Cari Taylor-Carlson

Blue Star Cafe Is a Star

Simple, fresh, colorful, inexpensive fare in a modest little restaurant. Lovely.

By - Mar 13th, 2019 04:28 pm
Blue Star Cafe. Photo by Laura Thompson.

Blue Star Cafe. Photo by Laura Thompson.

Blue Star Cafe is hiding in plain sight on Farwell Ave., just south of Brady. What you see as you drive by, and that’s how most of us travel down Farwell, is signage for H & R block. Look closely at that brick building and you will spot a tiny café where they serve some killer Somali food at ridiculously low prices. How they stay in business when they give customers so much good food for so little money baffles me, but they’ve been there for seven years. That says they know what they’re doing, because, as we know, when you serve great food, people will come.

Inside, half a dozen tables, an oddly situated TV, and some nice art defines this small space. After two lunches, I can say with some authority, everything my companions and I tasted had bold, bright, fresh, and unique flavors in every bite. They use a lot of lemon which accounts for the tart edge we found in many dishes, especially the hummus.

This appetizer, served in a large bowl, was so attractive we almost didn’t want to disturb the art of the sliced tomato, sliced cucumber, the circular drizzle of olive oil and for color, a sprinkle of sweet paprika. They served it with two large circles of lightly toasted pita, cut into eights. The pita was both crunchy and spongy, an ideal platform for the lemony hummus. They made the pita in house as well as the crepe I ordered to wrap the spinach-veggie side, one of several sides that included pasta, rice, noodles, extra beef or goat, and a side salad.

The spinach-veggie combo was the only disappointing dish I tasted. I attribute that to the Somali diet, based primarily on meat, rice, and pasta, and not on vegetables. The crepes, however, slightly sweet and thicker that a French crepe, made a nice package for the spinach mix.

No one should leave Blue Star without ordering at least one Sambusa. Every culture has some variety of dough stuffed with meat such as empanadas, momo, pierogi, and at Blue Star, the Sambusa. They stuff the dough with a choice of beef or chicken, and serve it with a green sauce, a cross between pico de gallo and chimichurri. My Sambusa, stretched to its limits, contained chunks of curried chicken, some tiny pieces of potato, and a few peas. When combined with that green sauce, a spicy mix of jalapeno, garlic, onion, and lemon, it was a bundle of bright, fresh, complex flavors,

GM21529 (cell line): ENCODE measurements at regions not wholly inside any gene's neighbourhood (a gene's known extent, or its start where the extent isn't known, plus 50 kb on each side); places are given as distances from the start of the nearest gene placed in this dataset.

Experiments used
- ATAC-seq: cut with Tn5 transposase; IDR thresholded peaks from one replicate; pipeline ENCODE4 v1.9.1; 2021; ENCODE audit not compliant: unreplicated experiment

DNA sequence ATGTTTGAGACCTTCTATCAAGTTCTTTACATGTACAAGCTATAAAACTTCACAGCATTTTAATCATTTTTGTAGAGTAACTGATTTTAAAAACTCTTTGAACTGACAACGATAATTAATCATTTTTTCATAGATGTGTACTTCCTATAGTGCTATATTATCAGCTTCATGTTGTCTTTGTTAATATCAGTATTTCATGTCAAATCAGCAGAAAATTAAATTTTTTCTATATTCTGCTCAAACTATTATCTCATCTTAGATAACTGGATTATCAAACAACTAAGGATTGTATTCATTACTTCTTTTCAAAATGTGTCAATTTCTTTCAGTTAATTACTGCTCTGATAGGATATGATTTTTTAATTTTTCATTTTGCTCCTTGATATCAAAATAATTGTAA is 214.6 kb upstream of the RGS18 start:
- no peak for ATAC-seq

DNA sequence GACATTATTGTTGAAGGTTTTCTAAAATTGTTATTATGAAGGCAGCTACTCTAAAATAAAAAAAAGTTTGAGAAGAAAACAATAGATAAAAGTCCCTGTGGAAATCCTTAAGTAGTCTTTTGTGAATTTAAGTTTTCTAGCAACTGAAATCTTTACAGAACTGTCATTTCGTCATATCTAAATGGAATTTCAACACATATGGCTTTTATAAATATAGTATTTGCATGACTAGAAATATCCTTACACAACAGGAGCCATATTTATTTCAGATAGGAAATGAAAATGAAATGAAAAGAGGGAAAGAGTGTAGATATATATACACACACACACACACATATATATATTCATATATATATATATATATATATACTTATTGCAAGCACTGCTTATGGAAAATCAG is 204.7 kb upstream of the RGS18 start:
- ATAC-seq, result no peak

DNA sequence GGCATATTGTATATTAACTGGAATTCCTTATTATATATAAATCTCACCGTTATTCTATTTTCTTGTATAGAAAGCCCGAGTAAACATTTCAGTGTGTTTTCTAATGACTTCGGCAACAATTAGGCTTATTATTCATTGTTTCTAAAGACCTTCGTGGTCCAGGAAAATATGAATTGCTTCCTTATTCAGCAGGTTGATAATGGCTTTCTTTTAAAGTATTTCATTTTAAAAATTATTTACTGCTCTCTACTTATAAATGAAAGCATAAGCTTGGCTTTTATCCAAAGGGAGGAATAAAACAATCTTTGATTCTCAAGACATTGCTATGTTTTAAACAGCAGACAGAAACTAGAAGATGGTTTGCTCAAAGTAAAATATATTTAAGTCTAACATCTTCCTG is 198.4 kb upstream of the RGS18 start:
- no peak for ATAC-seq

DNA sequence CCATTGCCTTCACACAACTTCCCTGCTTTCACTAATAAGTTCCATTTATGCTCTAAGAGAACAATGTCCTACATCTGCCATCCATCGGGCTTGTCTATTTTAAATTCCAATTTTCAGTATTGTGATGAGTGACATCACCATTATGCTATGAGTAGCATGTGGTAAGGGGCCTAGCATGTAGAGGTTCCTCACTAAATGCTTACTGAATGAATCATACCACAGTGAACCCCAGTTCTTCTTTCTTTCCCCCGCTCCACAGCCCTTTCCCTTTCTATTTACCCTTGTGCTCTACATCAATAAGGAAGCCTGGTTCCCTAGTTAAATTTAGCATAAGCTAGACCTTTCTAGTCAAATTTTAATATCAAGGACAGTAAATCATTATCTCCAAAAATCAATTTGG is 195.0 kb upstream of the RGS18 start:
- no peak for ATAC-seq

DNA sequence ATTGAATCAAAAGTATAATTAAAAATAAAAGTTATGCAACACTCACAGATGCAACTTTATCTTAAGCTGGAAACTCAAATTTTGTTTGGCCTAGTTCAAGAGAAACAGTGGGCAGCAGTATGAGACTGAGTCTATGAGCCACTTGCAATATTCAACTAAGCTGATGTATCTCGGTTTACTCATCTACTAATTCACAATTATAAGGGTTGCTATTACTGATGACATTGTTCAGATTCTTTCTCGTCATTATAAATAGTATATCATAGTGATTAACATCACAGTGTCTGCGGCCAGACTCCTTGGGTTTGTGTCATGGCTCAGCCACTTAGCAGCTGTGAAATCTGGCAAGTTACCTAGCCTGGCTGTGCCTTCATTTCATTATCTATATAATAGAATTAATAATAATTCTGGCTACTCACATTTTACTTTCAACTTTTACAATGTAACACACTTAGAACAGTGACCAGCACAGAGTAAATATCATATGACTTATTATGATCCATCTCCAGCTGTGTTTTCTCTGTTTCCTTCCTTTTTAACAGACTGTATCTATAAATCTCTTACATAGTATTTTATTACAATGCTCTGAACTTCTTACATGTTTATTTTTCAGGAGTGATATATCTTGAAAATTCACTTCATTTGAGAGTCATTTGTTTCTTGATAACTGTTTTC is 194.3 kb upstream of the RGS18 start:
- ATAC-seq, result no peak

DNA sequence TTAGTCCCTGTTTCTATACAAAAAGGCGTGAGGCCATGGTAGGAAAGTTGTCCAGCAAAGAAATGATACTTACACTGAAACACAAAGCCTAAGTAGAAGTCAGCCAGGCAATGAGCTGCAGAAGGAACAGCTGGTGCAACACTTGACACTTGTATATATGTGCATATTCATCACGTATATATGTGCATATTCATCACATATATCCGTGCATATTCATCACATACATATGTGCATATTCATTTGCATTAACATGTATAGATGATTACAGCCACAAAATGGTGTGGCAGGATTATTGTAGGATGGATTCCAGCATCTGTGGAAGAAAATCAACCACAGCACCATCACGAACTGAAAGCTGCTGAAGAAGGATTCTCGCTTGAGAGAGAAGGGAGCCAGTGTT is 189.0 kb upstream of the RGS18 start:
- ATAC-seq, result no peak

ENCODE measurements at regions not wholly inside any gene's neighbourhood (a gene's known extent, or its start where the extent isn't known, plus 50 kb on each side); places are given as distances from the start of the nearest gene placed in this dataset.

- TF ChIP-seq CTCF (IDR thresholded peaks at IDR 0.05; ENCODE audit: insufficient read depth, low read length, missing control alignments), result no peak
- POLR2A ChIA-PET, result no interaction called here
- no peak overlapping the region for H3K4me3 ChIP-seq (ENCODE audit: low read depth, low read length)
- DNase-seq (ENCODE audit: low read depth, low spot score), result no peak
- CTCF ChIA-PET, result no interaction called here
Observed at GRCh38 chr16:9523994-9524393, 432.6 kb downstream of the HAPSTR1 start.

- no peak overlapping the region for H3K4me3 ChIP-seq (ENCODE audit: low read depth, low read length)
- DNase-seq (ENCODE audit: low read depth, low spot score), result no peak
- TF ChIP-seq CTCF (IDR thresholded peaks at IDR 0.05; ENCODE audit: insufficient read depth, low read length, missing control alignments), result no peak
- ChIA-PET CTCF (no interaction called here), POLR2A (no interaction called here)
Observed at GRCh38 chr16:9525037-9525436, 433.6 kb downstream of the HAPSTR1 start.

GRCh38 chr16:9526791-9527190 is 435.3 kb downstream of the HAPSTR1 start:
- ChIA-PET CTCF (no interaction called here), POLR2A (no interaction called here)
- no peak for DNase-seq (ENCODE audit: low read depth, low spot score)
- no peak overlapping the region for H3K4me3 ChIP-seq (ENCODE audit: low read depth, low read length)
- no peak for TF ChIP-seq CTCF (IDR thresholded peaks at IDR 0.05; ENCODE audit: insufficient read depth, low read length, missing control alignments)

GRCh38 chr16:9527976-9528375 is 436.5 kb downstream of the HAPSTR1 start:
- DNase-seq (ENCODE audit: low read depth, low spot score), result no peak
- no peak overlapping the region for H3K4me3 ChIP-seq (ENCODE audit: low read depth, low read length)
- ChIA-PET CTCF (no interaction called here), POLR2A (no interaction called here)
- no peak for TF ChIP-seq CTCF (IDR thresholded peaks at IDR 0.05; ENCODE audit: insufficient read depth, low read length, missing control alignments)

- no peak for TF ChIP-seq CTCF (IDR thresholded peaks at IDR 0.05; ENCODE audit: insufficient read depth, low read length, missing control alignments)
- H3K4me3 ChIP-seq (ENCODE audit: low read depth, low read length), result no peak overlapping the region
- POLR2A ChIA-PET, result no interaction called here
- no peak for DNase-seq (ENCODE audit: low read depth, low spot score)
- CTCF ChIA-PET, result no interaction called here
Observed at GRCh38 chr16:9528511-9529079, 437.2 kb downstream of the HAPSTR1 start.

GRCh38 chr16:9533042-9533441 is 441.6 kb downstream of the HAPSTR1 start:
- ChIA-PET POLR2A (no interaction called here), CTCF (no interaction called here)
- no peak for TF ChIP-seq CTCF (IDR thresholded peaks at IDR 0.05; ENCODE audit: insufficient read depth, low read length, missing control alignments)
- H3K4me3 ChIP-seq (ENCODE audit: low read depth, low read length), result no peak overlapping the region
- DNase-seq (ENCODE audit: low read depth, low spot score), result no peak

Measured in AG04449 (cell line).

What makes the food at Blue Star special are the spices. We found hints of curry, cinnamon, cumin, cardamom, and garlic, in all the dishes we sampled.

Even the salmon which my companion ordered from Create Your Own Platter, had a breath of curry. It was also perfectly done, served on a bed of pasta, and topped with caramelized onions, fried potatoes, and slices of sautéed green pepper. Like everything we ordered, it came with a serving of the green sauce, plus yogurt, and a slice of lemon. Those three together added an enticing combination of silky cool, spicy hot, and lemony tart, giving each dish a fascinating potpourri of diverse flavors.

I found the meat on the Beef Platter, my choice, served with those same potatoes, onions, and peppers, as tender as my mom’s pot roast, not a tough bite on the plate. There was enough meat for a second meal at home. Even the base, basmanti rice, hinted of cumin and cinnamon, raising it above your average boring rice.

It’s hard to pick a favorite, but mine might be the Chicken Platter, and here’s why. My companion chose Kay Kay for the base, fried flatbread, delicious in itself, and even more so, as it absorbed flavor from her curried chicken.

All the platters came with a small salad, crisp lettuce dressed with a light lemony vinaigrette.

You can also order a sandwich for $5.99, an eight-inch sub with, according to a companion, the best sandwich bread she’d ever had. The bread, a combination of crunchy and soft, made eating the crisp well-seasoned tilapia, an unexpected pleasure. The bread for the subs is the only bread they don’t make in house.

Not to be overlooked are the drinks. We tried the Mango Smoothie, The Watermelon Juice, and a house favorite, Chai Tea. The smoothie was pure pureed mango, with no fill; the watermelon juice tasted of summer; and chai tea was a soothing hot antidote to a cold January day.

They also do a brisk take-out business as evidenced by a steady stream of customers coming and going.

This little restaurant is a gem.

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